Monday, August 17, 2015

Early Kerrville Schools

My friend Lanza Teague, who shares my interest in local history, recently let me copy a manuscript written by her aunt Anna Belle Council Roland, entitled "The Growing Pains of a Shingle Camp: the Story of a Town."
The handwritten document is full of interesting stories about our community's history. Since Kerrville schools are soon starting their new fall terms, I thought it might be interesting to share some local school history gleaned from Ms. Roland's document.
Her earliest mention of a local school tells about the one started in 1857, a year after Kerr County was organized, and Kerrville made its county seat.
"In the fall or winter of 1857, William E. Pafford began teaching the children of [Kerrville] in the county courthouse. Those children whose parents were unable to pay were sent to school at the expense of the county. Pafford was paid $73.25 per indigent [student]."
That first courthouse, which served as Kerrville's first school, was tiny, made of logs, and stood on Jefferson Street opposite today's courthouse square, about where the Grimes Funeral Chapels stands today. The first commissioners court meeting issued the following order: ""that there be a contract made by the County Court for the building of a temporary Court House in Kerrville, to be built as follows: Of logs sixteen feet long, skelped down and to be eight feet high, the cracks to be boarded up, sawed rafters and good shingle roof with gable ends well done up, good batten door strongly hung and corners sawed down."
Other schools were mentioned which came after that first school.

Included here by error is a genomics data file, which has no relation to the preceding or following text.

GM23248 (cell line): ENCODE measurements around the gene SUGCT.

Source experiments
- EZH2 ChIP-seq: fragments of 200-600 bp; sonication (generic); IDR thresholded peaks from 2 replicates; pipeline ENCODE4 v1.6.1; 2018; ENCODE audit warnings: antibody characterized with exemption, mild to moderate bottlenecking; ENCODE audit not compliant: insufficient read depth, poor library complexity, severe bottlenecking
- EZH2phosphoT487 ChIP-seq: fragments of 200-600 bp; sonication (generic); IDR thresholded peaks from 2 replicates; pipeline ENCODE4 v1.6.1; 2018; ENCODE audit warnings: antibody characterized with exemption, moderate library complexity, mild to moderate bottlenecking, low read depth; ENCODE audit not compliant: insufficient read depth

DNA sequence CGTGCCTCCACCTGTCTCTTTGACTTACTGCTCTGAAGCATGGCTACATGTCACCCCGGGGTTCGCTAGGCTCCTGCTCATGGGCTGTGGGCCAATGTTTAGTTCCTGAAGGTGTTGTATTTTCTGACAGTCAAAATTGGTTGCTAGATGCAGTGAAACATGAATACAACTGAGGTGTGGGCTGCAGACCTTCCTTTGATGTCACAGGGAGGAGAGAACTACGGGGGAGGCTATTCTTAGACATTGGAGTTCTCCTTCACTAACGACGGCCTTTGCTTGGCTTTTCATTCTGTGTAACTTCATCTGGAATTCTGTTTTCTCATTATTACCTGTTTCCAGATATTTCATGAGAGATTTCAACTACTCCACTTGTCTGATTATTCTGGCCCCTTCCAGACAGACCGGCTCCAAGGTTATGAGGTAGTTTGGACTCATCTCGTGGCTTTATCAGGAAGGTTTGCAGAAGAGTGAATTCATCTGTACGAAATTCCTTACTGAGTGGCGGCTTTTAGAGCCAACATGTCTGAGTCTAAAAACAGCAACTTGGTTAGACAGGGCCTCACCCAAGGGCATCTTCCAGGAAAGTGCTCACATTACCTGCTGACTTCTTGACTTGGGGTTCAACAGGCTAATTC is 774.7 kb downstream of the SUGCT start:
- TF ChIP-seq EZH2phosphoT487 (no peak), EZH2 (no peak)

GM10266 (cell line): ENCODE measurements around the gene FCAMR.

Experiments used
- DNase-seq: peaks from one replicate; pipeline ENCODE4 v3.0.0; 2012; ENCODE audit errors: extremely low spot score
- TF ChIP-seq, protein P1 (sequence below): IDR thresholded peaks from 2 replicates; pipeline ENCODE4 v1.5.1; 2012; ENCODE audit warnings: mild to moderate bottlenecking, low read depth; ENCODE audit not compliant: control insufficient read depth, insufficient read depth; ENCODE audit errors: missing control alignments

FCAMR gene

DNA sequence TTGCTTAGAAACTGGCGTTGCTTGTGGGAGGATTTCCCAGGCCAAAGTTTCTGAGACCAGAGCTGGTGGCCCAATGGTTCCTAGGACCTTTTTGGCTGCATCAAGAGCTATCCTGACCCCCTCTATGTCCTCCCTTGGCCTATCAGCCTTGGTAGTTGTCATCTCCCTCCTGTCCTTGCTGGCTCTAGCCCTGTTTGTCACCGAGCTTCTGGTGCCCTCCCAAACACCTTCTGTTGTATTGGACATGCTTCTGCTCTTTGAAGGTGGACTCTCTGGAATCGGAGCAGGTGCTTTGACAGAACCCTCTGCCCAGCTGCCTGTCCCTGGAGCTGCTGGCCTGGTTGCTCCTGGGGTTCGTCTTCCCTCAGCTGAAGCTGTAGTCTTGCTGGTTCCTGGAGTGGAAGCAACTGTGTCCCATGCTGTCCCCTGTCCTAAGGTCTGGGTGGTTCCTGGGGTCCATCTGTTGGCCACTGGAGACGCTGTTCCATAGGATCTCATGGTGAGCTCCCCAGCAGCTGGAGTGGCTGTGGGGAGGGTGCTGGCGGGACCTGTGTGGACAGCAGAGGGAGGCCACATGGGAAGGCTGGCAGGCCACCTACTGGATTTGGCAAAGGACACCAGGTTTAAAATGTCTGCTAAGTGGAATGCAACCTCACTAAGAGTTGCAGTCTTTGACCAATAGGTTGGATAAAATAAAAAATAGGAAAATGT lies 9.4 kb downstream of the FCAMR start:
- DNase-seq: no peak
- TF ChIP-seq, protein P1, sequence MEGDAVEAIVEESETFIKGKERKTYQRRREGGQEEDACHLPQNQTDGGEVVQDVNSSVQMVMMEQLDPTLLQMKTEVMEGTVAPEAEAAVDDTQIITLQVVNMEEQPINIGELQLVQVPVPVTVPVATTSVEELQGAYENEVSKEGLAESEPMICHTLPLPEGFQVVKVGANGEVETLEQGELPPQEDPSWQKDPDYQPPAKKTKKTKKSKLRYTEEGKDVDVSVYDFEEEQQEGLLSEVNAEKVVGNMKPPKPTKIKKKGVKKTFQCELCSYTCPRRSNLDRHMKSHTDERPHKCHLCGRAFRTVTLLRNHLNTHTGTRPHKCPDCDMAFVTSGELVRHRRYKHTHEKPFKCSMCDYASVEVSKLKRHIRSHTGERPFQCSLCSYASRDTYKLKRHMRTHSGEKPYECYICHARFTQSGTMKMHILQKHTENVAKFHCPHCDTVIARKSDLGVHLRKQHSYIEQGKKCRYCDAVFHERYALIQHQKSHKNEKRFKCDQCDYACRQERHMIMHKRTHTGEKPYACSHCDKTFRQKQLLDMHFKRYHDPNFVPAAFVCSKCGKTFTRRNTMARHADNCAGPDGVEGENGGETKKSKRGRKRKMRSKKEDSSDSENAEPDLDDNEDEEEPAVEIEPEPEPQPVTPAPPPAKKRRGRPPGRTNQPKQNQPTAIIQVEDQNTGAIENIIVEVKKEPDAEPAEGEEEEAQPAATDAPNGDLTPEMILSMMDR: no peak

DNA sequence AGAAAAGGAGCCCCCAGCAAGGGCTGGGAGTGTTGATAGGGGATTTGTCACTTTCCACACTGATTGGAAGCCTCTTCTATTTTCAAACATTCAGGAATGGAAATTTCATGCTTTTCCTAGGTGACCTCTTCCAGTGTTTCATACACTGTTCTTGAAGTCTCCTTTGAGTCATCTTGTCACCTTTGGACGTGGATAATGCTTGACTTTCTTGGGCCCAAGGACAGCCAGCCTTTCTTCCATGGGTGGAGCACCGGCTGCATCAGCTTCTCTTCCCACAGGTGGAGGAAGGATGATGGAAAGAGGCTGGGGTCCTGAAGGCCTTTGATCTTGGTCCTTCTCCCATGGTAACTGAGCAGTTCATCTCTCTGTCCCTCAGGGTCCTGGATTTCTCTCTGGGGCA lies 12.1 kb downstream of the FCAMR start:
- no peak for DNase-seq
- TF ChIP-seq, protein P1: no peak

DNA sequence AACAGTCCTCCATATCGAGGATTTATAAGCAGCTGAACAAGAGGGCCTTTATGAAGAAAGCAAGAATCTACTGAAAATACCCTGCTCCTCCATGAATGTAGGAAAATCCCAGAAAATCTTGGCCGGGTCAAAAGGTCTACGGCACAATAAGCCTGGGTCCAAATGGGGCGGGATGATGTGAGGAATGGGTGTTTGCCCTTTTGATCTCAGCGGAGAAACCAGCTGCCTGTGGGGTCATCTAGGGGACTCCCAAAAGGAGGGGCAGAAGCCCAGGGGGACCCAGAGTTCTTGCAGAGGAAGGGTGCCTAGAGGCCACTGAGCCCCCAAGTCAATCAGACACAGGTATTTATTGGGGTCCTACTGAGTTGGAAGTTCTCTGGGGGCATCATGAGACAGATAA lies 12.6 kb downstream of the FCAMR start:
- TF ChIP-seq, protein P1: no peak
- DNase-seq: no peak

"For a time after the Civil War school was held at the corner of Water and Sidney Baker [about where National Car Rental stands today]. It was later moved to John Ochse's store at the corner of Washington and Main [about where the old sanctuary of the Notre Dame Catholic Church stands today].
"In 1878 a rock school house was bought. It was known as the Masonic or Quinlan Building. The upper story was not occupied by the school. This building stood on the corner of Main and Sidney Baker [again, where the National Car Rental car lot stands today].
"At a later time a two room school building was constructed on Jefferson Street. Professor J. C. Lord and Miss Jennie Bayles were employed as teachers. Because the male students were organized into a military company and drilled, Lord called the school 'Guadalupe Institute.'"
It wasn't until 1889 that the present school system had its beginnings.
"For over thirty years after the settlement of Kerrville, the school had no permanent home. Captain Joseph A. Tivy realized the need for a school, and expressed a wish to donate land for that purpose. Since it was necessary for the town to be incorporated to receive this gift, the town hastened to comply. Shortly afterwards, [Captain Tivy] made two deeds which he conveyed to the city: 16.23 acres out of tract 115 just east of tract 116, the original tract of the town in 1857. One of the deeds stipulated 'the land shall forever be used exclusively for a building or buildings in which to conduct the public free schools of the said town of Kerrville, Texas, and for the playgrounds and ornamental grounds in connection with the said building and other uses and purposes as commonly pertain and are germane to public institutions of learning.'
"Construction of the new school was begun in 1890, and the school opened in 1891 with an enrollment of 250. In 1895, Tivy had its first graduating class of three students."
From those first three graduates have come thousands of additional scholars. It is my hope this new school year is successful and safe -- for students, faculty, and all those who help educate our young people in Kerrville.
Until next week, all the best.

Joe Herring Jr. is a Kerrville native and a Tivy High School graduate.  This column originally appeared in the Kerrville Daily Times August 15, 2015.

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